The Changing Face of OT Security
By Thinking of IT, OT and IoT as Components of One Backbone, We Can Improve Resiliency
Well before the COVID-19 crisis, companies had already started to realize the business value digital transformation unlocks in terms of operations efficiency, performance, and quality of services. Projects such as opening new connectivity vectors to enterprise infrastructure and collecting data from machinery and processes and storing and analyzing it in the cloud, cemented the role that cloud on-demand infrastructure plays in the modern enterprise. Others had progressed even further with devices on the edge or robots in warehouses and on factory floors that monitor, manage, and execute processes leveraging the power of machine learning and artificial intelligence. The COVID-19 crisis accelerated digital transformation, revealing that companies further down the path were able to pivot faster to continue operations and gain competitive advantage.
In lock step with these digital transformation projects, we’ve seen organizations think much more holistically about how operational technology (OT) fits into their overall cybersecurity strategy. They are adopting the best practice of centralizing responsibility and accountability for securing the OT environment with the CISO. This organizational change that started over the last two to three years is paying off. CISOs who already started to incorporate their OT cyber programs into their overall core security controls, and looked at risk management and governance practices holistically, empowered their IT and OT teams to support dramatic changes to the workplace – sometimes overnight – with data and processes secured.
So, what has changed and why is it important?
OT networks are no longer a mystery. Security teams have become increasingly sophisticated in their understanding of OT. They realize that trying to apply the same IT playbook to OT environments introduces unnecessary complexity, and that measures such as lengthy physical segmentation projects within the OT networks and deploying multiple security tools don’t scale and don’t reduce risk immediately. At the same time, they understand that while the approach to protect OT networks might be significantly different, the outcomes are the same.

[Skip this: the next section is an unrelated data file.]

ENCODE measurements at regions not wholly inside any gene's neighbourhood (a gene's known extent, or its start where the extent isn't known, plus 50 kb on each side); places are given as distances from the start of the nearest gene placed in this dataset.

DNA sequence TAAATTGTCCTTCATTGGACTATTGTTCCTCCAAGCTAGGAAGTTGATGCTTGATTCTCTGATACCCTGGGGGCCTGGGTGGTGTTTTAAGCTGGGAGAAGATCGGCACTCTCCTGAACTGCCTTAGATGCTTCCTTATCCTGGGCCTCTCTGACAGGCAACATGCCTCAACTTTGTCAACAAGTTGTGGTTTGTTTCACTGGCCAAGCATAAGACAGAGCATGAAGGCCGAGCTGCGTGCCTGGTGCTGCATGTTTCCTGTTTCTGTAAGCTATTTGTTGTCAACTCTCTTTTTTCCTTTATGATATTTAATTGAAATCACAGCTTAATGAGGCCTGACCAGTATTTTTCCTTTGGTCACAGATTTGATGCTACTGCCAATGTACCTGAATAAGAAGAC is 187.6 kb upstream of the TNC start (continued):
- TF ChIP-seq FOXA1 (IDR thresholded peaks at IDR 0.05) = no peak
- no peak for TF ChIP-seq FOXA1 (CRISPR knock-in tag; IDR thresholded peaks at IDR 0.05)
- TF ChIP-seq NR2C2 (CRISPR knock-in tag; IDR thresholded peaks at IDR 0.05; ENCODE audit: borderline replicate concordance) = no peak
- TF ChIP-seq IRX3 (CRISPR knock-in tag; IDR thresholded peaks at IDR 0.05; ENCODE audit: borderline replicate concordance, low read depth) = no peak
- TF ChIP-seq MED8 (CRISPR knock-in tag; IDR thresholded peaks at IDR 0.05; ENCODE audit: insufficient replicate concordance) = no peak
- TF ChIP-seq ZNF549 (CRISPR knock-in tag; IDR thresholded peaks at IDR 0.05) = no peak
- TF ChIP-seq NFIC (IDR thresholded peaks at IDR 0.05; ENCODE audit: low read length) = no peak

OT networks are designed to communicate and share much more information than is typically available from IT components – the software version they are running, firmware, serial numbers, and more. As such, OT network traffic provides all the security information needed to monitor for threats. Agentless solutions that are purpose-built for OT visibility and continuous threat monitoring can be implemented quickly, integrate equally well with OT and IT systems and workflows, enable IT and OT teams to look at OT environments together, work from the same set of information, and take specific steps to build resiliency. Understanding which processes and technologies can be brought under the umbrella of the security organization and which ones still require special treatment goes a long way toward achieving the shared objective of risk reduction.
Mindsets are shifting. Humans are used to doing things a certain way and our natural tendency is to continue down the same path. However, as COVID-19 taught us, when faced with a crisis we are willing to experience short-term pain for long-term gains. And organizations are making the necessary investments to realize those gains. A recent McKinsey & Company survey found that over the next 12 months large enterprises will spend even more on network security, identity and access management, and messaging security, which are the exact priorities of a distributed workforce and infrastructure.
The move to cloud infrastructure is forcing security teams to be more accepting of cloud infrastructure for OT cyber products. Cloud-based solutions can be more secure, updated more easily, and new features added more quickly. There are technically feasible ways of making this transition happen, but they require a change in mindset and sometimes temporary disruption of existing processes. Of course, this trend will be much slower with certain industries such as electric utilities whose business criticality and in some cases regulation prevent them from faster adoption, but the vast majority of organizations that rely heavily on OT networks will be able to benefit from cloud infrastructure for OT cybersecurity.
Labels matter less. As part of the convergence of IT and OT, the labels that we put on different parts of the network and endpoints aren’t very important and could be holding us back. To adversaries, infrastructure is infrastructure, so attacks are intertwined. NotPetya is a prime example of an attack devised to spread quickly and indiscriminately across an organization. While OT networks were not the primary target, the accidental spill-over of NotPetya from IT to OT networks was a wake-up call that, instead of using labels, we must think holistically.
What matters is criticality to the organization, striving for a consolidated picture of our technology infrastructure, and having a consistent governance and risk posture. We still have a large portion of networks that are invisible to attackers – call it OT, IoT or Industrial IoT. Security teams are becoming laser focused on illuminating these assets and applying the same security controls to them as to the rest of the organization. By thinking of IT, OT and IoT as components of one backbone, we can improve resiliency. Again, the specific solution applied might be different, but the desired outcome is the same – risk reduction.
There’s a lot that has changed about OT security – for the better. As we understand OT environments more deeply, shift our mindsets to protect them more effectively, and view our infrastructure more completely, we can take full advantage of cloud on-demand infrastructure to modernize our enterprise while building resiliency.